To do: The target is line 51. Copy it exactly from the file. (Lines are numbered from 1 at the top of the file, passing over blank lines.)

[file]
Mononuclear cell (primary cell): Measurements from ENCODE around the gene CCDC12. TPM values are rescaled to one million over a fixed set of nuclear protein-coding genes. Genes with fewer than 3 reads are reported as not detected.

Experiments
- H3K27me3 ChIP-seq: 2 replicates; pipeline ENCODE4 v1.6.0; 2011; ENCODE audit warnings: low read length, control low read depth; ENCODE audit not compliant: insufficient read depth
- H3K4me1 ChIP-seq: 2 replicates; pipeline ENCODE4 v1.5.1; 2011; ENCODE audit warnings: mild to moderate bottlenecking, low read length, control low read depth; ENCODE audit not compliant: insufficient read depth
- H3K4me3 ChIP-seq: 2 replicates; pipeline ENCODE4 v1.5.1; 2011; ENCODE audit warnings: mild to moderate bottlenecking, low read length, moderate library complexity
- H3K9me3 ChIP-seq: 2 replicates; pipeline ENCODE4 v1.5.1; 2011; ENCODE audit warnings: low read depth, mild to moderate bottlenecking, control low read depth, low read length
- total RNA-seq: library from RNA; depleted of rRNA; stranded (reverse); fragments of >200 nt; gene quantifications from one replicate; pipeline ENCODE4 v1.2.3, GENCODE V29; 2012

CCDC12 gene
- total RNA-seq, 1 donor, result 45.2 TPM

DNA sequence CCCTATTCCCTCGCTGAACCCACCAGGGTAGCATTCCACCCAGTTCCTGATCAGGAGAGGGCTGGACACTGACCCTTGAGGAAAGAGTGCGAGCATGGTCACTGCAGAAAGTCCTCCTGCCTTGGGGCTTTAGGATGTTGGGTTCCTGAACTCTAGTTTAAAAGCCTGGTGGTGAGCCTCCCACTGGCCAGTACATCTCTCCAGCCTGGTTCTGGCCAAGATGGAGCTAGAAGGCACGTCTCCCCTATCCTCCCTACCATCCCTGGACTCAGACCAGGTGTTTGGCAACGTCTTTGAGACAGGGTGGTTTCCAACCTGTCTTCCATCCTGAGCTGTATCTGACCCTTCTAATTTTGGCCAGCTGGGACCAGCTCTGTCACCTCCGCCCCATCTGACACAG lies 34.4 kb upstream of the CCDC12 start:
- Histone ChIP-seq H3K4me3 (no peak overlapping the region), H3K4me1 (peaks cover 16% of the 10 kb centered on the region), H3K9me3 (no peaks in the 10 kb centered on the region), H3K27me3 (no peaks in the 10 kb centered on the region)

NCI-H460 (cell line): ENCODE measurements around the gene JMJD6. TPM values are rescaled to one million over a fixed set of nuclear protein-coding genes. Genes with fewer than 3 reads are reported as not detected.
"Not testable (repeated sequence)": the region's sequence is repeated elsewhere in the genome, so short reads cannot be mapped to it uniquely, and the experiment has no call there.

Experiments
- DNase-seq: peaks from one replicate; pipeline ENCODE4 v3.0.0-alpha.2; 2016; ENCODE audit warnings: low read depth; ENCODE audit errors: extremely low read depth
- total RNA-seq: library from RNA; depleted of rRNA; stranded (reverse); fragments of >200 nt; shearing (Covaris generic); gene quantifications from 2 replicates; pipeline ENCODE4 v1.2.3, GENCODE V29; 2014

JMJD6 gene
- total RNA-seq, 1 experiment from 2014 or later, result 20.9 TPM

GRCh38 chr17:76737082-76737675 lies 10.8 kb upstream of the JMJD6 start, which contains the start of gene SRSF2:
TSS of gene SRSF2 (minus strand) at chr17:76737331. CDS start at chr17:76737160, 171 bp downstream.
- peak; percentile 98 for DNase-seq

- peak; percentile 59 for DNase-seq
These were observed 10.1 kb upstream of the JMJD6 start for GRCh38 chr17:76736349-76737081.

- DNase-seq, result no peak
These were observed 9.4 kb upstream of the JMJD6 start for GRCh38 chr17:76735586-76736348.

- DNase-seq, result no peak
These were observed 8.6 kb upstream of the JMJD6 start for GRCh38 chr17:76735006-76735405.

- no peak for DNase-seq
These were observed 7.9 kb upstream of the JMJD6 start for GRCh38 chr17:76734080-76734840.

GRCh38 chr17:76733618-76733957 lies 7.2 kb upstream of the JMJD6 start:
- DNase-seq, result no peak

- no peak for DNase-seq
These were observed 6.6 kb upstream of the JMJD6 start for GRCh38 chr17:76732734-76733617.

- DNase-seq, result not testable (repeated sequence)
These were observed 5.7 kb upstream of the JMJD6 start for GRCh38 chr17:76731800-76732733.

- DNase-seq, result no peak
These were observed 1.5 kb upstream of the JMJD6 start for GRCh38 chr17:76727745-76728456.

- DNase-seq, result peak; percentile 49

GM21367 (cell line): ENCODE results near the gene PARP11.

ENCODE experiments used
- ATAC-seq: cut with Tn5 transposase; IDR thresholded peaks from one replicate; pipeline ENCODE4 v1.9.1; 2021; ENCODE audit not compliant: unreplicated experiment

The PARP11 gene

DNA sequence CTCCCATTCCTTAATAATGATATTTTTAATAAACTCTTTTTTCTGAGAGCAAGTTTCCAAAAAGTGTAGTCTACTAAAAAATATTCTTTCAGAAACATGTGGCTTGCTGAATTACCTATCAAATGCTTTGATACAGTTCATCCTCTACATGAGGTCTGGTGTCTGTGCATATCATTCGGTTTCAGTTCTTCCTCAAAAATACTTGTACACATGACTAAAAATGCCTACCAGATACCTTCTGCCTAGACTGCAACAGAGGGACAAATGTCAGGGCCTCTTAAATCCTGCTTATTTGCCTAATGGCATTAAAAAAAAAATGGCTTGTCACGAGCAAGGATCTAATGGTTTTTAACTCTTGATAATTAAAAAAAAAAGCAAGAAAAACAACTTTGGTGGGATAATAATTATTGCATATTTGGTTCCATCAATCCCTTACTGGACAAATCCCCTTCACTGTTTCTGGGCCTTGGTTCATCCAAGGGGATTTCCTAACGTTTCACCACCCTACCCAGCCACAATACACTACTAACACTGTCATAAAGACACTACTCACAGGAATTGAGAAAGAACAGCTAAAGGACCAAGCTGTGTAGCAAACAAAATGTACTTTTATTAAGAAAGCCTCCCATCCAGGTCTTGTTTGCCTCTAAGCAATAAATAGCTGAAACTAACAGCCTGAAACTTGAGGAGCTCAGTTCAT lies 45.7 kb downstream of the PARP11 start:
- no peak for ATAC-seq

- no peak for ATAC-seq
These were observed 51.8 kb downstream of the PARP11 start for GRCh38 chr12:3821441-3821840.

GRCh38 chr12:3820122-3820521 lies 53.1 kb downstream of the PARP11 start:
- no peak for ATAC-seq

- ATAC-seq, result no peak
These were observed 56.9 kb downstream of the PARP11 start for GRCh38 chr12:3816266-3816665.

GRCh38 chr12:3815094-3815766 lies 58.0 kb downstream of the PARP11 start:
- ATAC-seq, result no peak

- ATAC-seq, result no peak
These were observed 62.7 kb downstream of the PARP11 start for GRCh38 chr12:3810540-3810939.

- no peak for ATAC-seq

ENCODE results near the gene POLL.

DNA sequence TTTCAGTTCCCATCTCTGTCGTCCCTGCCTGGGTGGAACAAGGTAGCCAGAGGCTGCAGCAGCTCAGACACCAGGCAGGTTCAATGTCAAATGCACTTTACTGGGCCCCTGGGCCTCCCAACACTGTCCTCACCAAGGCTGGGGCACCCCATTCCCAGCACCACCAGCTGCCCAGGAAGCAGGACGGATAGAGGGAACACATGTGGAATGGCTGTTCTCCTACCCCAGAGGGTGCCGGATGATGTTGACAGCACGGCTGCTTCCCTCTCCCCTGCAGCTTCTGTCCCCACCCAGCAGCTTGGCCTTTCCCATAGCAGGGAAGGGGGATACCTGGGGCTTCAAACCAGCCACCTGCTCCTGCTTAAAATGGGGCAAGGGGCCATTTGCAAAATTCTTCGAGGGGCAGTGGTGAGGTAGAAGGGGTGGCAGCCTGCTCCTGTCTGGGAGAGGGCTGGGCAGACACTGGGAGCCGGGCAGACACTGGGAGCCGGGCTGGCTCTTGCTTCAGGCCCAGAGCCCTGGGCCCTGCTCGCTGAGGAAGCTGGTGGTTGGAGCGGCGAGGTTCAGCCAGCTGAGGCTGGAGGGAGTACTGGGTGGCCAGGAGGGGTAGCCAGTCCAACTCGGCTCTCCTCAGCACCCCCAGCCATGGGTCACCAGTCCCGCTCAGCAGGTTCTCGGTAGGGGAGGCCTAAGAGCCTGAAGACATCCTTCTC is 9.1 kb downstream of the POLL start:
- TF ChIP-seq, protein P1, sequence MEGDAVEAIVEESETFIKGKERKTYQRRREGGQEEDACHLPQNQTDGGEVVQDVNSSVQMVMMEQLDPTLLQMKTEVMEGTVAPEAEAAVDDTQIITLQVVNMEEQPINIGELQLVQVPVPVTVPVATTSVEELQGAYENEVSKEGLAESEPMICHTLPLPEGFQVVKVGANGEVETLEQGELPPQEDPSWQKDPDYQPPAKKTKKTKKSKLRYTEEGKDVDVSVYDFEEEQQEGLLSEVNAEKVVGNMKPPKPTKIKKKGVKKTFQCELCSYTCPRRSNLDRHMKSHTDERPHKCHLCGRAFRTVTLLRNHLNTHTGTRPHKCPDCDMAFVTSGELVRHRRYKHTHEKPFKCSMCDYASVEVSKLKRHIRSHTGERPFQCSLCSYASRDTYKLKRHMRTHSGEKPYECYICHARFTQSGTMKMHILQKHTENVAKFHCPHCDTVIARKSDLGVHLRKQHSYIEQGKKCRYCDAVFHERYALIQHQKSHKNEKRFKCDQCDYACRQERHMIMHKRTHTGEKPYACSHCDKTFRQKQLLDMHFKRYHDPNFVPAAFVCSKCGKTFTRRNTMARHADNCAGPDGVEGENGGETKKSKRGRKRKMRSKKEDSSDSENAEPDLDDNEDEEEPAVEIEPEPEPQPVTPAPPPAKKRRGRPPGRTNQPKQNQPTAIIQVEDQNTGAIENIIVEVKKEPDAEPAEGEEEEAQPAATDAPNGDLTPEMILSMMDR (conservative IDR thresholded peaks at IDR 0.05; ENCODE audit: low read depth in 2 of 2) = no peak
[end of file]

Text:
GRCh38 chr12:3815094-3815766 lies 58.0 kb downstream of the PARP11 start: